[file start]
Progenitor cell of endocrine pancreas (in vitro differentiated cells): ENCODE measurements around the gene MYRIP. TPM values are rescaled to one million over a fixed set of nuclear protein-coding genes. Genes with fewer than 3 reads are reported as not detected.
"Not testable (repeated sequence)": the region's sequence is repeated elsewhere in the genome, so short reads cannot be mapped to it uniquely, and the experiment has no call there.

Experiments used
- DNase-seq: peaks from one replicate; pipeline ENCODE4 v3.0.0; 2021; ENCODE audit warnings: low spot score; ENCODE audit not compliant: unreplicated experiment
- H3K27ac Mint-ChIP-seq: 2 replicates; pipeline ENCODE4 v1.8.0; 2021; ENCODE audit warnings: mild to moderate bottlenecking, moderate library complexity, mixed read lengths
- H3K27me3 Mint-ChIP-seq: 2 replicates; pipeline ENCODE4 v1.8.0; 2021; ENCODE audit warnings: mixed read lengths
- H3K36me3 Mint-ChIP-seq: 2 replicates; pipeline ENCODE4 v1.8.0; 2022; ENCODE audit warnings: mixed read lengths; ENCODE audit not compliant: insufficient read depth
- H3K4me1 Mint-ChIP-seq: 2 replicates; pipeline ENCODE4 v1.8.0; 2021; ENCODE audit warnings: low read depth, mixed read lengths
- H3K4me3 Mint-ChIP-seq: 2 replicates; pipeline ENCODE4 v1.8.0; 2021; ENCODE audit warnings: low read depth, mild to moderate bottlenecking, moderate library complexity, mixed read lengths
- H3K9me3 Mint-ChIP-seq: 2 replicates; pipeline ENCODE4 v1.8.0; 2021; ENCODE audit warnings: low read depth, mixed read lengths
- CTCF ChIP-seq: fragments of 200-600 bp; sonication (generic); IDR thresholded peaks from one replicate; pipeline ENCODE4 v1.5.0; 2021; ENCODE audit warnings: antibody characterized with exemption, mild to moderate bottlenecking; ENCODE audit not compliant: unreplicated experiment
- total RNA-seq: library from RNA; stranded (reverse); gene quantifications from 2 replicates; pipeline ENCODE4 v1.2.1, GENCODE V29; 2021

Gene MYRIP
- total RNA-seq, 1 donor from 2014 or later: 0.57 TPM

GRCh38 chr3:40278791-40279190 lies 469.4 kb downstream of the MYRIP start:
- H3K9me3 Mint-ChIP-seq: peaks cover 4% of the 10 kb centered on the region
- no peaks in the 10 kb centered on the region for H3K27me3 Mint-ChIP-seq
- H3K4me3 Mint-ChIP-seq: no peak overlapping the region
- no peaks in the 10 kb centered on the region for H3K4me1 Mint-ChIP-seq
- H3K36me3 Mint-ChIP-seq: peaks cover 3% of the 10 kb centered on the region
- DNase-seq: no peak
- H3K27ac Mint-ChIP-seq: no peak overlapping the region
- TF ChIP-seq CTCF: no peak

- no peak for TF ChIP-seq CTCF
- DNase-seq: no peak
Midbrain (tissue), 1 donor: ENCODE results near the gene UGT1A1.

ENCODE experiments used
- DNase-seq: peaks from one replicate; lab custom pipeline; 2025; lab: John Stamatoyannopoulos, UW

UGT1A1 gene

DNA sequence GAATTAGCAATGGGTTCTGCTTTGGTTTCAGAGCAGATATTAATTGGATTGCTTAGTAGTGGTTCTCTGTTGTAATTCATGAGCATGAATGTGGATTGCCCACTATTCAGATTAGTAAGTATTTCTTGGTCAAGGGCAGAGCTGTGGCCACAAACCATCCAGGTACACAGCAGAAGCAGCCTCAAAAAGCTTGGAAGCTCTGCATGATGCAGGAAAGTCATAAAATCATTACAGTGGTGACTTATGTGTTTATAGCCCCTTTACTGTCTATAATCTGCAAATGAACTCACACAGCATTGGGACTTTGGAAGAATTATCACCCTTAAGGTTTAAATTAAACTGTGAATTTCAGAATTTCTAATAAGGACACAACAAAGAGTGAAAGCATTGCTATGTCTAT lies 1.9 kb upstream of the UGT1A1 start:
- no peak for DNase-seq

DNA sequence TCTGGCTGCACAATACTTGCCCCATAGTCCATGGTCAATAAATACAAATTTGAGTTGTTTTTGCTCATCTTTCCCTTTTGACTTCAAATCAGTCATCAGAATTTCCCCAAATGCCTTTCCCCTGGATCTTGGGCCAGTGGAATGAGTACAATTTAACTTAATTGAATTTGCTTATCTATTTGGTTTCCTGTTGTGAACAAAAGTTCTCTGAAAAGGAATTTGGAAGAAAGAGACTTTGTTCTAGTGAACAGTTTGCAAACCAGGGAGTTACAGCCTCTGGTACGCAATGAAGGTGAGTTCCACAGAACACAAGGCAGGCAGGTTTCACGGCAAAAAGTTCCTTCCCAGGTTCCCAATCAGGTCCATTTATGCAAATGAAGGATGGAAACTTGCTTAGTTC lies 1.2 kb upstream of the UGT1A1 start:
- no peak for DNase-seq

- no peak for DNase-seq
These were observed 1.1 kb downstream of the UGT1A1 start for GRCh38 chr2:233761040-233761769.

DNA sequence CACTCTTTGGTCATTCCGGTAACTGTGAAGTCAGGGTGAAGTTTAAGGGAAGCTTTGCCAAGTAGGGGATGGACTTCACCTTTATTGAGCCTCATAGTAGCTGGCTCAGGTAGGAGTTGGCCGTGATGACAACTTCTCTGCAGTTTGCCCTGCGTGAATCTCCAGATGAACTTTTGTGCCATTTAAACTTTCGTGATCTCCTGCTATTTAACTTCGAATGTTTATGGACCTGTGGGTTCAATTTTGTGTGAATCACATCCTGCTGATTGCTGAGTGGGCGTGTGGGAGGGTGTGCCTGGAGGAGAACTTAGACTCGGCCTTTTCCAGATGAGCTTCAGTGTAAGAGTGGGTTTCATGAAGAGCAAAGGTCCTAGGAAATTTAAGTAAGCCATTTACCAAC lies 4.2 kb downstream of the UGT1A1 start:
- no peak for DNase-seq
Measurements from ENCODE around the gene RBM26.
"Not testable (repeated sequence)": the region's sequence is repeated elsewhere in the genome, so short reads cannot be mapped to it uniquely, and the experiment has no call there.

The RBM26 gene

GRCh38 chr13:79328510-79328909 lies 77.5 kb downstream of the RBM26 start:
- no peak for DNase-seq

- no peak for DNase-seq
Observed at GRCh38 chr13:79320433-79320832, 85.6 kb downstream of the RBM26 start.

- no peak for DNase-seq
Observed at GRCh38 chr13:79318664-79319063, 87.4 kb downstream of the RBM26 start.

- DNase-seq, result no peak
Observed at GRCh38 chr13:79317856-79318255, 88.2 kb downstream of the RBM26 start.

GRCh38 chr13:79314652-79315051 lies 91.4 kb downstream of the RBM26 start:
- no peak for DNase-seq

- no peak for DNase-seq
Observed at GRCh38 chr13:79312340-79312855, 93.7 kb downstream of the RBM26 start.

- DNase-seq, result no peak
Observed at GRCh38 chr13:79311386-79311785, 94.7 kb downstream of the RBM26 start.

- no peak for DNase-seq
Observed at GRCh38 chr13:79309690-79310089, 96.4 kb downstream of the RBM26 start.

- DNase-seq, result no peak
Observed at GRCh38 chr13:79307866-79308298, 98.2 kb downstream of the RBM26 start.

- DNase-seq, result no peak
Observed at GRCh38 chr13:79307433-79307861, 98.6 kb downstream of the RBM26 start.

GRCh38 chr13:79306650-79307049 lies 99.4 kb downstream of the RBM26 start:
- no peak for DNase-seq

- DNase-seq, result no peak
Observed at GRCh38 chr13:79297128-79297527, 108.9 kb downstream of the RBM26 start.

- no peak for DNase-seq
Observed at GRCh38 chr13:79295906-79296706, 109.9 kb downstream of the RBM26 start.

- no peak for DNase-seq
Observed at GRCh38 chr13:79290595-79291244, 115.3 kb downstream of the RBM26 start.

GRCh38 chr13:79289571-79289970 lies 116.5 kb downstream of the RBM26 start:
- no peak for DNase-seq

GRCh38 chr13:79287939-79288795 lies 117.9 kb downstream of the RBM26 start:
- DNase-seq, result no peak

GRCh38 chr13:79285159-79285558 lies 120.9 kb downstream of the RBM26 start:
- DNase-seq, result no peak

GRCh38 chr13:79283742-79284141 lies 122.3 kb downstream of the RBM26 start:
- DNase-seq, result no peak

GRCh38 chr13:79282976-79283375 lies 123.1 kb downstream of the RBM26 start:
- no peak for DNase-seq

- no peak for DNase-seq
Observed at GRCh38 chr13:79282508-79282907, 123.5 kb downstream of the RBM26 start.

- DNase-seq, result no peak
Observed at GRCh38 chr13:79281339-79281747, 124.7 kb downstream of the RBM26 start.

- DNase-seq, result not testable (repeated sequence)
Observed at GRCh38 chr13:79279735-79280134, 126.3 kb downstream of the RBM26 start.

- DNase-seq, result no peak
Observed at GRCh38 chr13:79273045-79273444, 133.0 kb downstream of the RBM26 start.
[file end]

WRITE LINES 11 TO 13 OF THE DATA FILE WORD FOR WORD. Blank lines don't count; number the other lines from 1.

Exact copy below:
- CTCF ChIP-seq: fragments of 200-600 bp; sonication (generic); IDR thresholded peaks from one replicate; pipeline ENCODE4 v1.5.0; 2021; ENCODE audit warnings: antibody characterized with exemption, mild to moderate bottlenecking; ENCODE audit not compliant: unreplicated experiment
- total RNA-seq: library from RNA; stranded (reverse); gene quantifications from 2 replicates; pipeline ENCODE4 v1.2.1, GENCODE V29; 2021

Gene MYRIP